Among these associations,' the letter continues, it will suffice to mention one which is, as it were , the parent of many others, being extremely widespread (especially owing to its valuable relief service during the War), and backed by immense resources, namely, the Young Men's Christian Association, or Y.M.C.A. It has the undiscerning support, not only of well-meaning non-Catholics, who think it salutary to all, or at least harmful to none, but also of some easy-going Catholics who are blind to its true nature. It proclaims its sincere love of youth, as though it had nothing more at heart than to serve their bodily and mental welfare; but at the same time it weakens their faith, under the pretext of purifying it and giving them a better knowledge of the true life 'above every church and independently of any religious creed.'

The letter concludes, therefore, by calling upon Bishops everywhere to guard young people carefully from the contagion of such societies, to provide and foster Catholic societies, and to agree among themselves, in regional meetings, on measures suitable to meet the situation.

2. Rotary Clubs

The Church's attitude to Rotary is inspired by similar motives. Rotary is neither a secret nor a subversive 1 john xiv. 6.

association. Its object is to unite together men representative of the various professions in their locality, to set before them a code of private and professional conduct, to gather them for a weekly luncheon rounded off with an informative talk, and to organize their corporate activity for social and philanthropic purposes. All this seems innocent enough to the undiscerning eye, and yet the Holy Office, in a decree of 22 December, 1950, thought it necessary to forbid clerics to be members of Rotary Clubs, or to assist at their meetings, and called the attention of the faithful to Canon 684, which, as we have seen, bids them beware of associations which are secret, condemned, seditious, suspect, or evasive of the legitimate vigilance of the Church.1

Since Rotary is neither secret, nor seditious, and has never yet been formally condemned by the Church, the implication is clearly that it is in some way suspect and deserving of caution. And we can easily guess the reason for the Church's suspicion. By presenting itself as a guide to good living, in complete independence of any denominational creed or moral authority, Rotary encourages the all too common view that man is his own sufficient guide in interpreting the moral law, that any creed will do, and that no particular religion is obligatory. In other words, like the Y.M.C.A., and other such cultural and philanthropic associations, it tends to beguile the unwary Catholic into moral naturalism and religious indifferentism. Moreover, it would appear that in some countries it has become infected by Masonic and anti-clerical elements.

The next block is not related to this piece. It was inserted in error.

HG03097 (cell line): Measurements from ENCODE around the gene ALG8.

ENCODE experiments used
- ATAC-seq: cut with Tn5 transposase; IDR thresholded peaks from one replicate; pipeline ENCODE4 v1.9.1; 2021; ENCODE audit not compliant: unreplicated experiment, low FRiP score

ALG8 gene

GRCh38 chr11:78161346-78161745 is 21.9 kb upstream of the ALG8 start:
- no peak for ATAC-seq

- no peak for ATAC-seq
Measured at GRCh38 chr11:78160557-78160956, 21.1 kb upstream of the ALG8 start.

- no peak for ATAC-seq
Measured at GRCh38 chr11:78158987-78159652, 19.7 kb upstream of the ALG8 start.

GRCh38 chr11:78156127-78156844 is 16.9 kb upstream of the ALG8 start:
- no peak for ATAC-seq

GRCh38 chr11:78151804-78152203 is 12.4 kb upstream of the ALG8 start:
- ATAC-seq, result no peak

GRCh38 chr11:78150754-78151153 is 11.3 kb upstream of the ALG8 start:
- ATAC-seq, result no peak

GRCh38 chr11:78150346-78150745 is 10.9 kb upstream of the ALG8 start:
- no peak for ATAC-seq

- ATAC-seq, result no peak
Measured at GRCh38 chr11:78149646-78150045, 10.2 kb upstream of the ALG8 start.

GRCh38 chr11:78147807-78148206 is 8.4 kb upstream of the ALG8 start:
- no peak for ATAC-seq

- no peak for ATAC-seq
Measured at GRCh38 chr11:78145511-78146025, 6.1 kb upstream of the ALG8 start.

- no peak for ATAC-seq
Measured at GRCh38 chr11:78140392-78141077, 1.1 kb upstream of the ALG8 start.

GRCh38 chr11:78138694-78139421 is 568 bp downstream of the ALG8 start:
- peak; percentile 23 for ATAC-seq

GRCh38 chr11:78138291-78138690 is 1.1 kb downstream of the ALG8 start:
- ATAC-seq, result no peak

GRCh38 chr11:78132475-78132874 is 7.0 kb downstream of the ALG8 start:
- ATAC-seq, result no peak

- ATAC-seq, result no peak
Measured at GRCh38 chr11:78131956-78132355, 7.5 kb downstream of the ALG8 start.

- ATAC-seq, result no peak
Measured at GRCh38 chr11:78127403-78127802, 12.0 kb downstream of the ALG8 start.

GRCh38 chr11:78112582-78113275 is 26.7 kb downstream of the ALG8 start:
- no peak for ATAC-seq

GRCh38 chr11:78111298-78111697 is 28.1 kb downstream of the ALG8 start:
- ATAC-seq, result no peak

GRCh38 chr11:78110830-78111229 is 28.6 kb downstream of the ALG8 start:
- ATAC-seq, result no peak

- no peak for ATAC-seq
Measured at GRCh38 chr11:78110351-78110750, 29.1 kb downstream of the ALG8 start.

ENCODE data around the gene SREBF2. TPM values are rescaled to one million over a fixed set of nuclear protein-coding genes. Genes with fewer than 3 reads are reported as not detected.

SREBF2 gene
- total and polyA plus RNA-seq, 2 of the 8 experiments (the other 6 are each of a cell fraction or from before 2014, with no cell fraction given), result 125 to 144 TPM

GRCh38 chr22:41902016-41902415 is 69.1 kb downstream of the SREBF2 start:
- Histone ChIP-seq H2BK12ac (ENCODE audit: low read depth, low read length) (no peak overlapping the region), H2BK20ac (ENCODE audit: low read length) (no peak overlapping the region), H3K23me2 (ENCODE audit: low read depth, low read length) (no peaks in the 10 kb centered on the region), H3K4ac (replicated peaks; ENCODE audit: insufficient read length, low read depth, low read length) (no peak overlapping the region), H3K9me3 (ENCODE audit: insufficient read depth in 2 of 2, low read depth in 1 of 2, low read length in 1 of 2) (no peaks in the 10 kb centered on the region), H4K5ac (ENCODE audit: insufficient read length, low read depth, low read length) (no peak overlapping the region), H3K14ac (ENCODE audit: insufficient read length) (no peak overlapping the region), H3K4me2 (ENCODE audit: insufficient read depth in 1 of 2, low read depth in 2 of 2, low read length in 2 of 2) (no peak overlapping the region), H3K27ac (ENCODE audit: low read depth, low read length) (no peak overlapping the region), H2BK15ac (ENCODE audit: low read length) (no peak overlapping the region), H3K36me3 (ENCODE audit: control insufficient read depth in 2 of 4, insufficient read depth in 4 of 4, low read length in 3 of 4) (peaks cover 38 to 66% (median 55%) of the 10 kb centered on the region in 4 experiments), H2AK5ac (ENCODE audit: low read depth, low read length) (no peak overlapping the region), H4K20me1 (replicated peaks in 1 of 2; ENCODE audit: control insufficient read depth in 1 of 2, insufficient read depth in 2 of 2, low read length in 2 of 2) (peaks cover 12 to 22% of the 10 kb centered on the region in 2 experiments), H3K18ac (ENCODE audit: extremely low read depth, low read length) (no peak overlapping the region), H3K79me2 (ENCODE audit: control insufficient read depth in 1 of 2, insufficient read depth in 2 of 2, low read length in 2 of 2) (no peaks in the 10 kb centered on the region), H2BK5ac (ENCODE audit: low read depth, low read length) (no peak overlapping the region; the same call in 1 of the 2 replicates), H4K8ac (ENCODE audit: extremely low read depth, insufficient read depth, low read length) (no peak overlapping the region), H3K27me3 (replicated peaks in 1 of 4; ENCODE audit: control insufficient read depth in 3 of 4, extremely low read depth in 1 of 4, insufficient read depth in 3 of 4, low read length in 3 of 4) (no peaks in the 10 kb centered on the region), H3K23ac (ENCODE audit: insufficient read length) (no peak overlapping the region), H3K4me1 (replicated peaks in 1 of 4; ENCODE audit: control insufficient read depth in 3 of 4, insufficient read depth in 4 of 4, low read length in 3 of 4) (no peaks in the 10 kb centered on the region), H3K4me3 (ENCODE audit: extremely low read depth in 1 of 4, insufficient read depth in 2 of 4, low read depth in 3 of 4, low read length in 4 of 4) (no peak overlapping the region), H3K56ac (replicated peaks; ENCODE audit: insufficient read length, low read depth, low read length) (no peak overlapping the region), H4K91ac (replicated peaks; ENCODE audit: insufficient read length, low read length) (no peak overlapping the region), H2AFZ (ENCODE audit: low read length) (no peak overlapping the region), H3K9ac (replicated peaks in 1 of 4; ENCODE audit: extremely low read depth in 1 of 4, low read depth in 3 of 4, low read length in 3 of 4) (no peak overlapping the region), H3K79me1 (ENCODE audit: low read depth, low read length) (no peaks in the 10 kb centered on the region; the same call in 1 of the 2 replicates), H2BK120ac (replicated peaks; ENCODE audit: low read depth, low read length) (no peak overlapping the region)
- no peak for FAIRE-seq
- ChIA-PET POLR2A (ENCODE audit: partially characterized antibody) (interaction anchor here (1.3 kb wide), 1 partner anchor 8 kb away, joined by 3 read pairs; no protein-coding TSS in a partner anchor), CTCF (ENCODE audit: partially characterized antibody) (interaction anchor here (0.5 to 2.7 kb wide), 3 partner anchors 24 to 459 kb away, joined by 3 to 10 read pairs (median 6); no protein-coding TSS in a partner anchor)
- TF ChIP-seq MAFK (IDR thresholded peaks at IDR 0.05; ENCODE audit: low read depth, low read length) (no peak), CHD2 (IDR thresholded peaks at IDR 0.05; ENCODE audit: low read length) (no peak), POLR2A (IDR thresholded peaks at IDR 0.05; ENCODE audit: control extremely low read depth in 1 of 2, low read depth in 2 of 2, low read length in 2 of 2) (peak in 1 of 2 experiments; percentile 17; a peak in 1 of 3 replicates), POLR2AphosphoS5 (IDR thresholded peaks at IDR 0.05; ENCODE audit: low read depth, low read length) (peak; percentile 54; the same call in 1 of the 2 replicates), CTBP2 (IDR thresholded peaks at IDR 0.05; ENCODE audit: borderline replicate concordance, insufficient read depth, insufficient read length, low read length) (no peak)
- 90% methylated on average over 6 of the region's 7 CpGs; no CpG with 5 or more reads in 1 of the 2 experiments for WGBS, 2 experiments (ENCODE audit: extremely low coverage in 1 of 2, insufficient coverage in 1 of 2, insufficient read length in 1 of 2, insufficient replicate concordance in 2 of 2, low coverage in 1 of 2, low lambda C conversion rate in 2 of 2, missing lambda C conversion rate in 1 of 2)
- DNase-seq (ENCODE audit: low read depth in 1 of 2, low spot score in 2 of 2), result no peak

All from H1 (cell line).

The extent to which the official suspicion is warranted in any particular area, is clearly a question of fact which can only be judged in the light of local circumstances, and which the Holy Office therefore leaves the Bishops to decide locally. Bishops who find that, in their particular area, the suspicion is well founded, are expected to take appropriate measures, even to the extent of forbidding their lay subjects to be members of the local Rotary Clubs. On the other hand, Bishops who are satisfied that the danger is not great locally, or that adequate safeguards have already been provided, may remain silent. Unless, therefore, the danger is real and obvious, or scandal is likely to be caused, laymen can safely and conscientiously await the guidance of their own pastors in regard to their attitude to Rotary.

It should hardly be necessary to add that there is room for caution, not only in regard to those societies which have been the object of an express and official warning, but in regard to any association which involves a real danger to faith or morals. Catholics cannot hermetically seal themselves off from contact with non-Catholics, nor should they seek to do so; but they are expected to use prudence in preserving the precious treasure of their faith, to be alert to the many dangers inevitable to life in the largely pagan world of today, and not to expose themselves to such hazards rashly or unnecessarily. He that would sup with the devil, should use a long spoon, says the proverb. The Church issues warnings only when she feels that real dangers are being overlooked: she expects us to notice and avoid the obvious ones. Moreover, even though a given individual may feel strong enough in his faith and firm enough in his moral principles to withstand the danger involved in membership of this or that society or group, it does not follow that he is always justified in becoming or remaining a member. If the society is condemned, he may neither join nor remain in it; for laws made to guard against a general danger continue to bind, even though, in a particular case, the danger does not arise.' 2 And even when it is a case of a society that is merely suspect, he should bear in mind that, by becoming or remaining a member of it, he may lead weaker brethren into a danger which they cannot withstand. God requires us to use our freedom, not merely with prudence, but also with charity.

1 According to an unsigned, but obviously authoritative article in the semi-official Vatican newspaper, Osservatore Romano, 27 January, 1951, the prohibition affecting clerics applies only to meetings which are exclusive to Rotarian members and deal with Rotarian affairs, and does not therefore prevent clerics from attending meetings which are open to non-members, and are called for purposes compatible with priestly activity.

2 Canon 21 of the Code of Canon Law.